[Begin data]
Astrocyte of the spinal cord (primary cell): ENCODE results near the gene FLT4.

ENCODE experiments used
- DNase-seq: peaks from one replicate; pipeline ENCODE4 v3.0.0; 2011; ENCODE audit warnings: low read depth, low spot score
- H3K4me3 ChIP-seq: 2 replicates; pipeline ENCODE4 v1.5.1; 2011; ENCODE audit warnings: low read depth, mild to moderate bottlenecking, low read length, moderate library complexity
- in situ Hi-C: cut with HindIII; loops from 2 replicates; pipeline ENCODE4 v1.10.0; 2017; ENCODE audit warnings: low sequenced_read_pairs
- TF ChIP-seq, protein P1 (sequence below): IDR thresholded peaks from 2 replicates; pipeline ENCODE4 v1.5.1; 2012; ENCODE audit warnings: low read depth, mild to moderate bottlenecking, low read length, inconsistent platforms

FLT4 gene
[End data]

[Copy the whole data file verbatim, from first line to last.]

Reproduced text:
Astrocyte of the spinal cord (primary cell): ENCODE results near the gene FLT4.

ENCODE experiments used
- DNase-seq: peaks from one replicate; pipeline ENCODE4 v3.0.0; 2011; ENCODE audit warnings: low read depth, low spot score
- H3K4me3 ChIP-seq: 2 replicates; pipeline ENCODE4 v1.5.1; 2011; ENCODE audit warnings: low read depth, mild to moderate bottlenecking, low read length, moderate library complexity
- in situ Hi-C: cut with HindIII; loops from 2 replicates; pipeline ENCODE4 v1.10.0; 2017; ENCODE audit warnings: low sequenced_read_pairs
- TF ChIP-seq, protein P1 (sequence below): IDR thresholded peaks from 2 replicates; pipeline ENCODE4 v1.5.1; 2012; ENCODE audit warnings: low read depth, mild to moderate bottlenecking, low read length, inconsistent platforms

FLT4 gene